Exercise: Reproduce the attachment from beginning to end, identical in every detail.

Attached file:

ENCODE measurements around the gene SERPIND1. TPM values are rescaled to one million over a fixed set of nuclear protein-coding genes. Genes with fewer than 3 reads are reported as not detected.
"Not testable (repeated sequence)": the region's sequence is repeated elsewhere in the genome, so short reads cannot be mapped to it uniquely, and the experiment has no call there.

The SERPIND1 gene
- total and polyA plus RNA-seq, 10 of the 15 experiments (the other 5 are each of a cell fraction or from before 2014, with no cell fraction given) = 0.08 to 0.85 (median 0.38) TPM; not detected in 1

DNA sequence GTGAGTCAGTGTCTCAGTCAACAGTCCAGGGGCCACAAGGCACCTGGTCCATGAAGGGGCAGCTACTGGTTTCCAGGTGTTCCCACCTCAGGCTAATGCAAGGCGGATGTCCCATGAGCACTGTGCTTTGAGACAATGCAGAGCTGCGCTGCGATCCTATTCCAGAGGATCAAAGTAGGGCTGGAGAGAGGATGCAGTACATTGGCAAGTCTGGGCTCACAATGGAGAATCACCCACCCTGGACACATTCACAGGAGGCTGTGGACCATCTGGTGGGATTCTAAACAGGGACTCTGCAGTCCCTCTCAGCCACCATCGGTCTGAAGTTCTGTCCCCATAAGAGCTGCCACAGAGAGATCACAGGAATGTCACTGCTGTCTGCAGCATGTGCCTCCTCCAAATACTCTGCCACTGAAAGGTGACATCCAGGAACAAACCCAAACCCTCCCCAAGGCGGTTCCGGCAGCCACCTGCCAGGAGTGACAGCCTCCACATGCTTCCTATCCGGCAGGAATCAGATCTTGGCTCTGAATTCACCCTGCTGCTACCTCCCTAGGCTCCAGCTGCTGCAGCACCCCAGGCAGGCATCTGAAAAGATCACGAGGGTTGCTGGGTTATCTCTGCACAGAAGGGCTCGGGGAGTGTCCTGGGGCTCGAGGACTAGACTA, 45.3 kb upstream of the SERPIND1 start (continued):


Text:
ENCODE measurements around the gene SERPIND1. TPM values are rescaled to one million over a fixed set of nuclear protein-coding genes. Genes with fewer than 3 reads are reported as not detected.
"Not testable (repeated sequence)": the region's sequence is repeated elsewhere in the genome, so short reads cannot be mapped to it uniquely, and the experiment has no call there.

The SERPIND1 gene
- total and polyA plus RNA-seq, 10 of the 15 experiments (the other 5 are each of a cell fraction or from before 2014, with no cell fraction given) = 0.08 to 0.85 (median 0.38) TPM; not detected in 1

DNA sequence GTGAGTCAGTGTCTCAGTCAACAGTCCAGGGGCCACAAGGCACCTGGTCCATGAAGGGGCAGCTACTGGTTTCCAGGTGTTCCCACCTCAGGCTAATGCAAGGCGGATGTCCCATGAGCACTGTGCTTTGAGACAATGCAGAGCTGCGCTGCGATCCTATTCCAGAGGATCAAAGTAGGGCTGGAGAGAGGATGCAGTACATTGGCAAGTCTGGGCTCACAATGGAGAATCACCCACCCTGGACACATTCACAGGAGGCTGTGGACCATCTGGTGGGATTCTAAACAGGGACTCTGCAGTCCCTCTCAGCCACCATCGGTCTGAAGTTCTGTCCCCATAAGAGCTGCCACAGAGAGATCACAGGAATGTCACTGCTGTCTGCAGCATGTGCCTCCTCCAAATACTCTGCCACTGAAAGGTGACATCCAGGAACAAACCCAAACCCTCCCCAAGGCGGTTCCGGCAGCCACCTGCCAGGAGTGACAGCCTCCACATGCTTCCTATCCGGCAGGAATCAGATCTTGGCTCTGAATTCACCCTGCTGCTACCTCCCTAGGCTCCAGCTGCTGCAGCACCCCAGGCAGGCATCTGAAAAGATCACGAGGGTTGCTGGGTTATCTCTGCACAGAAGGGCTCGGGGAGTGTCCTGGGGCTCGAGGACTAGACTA, 45.3 kb upstream of the SERPIND1 start (continued):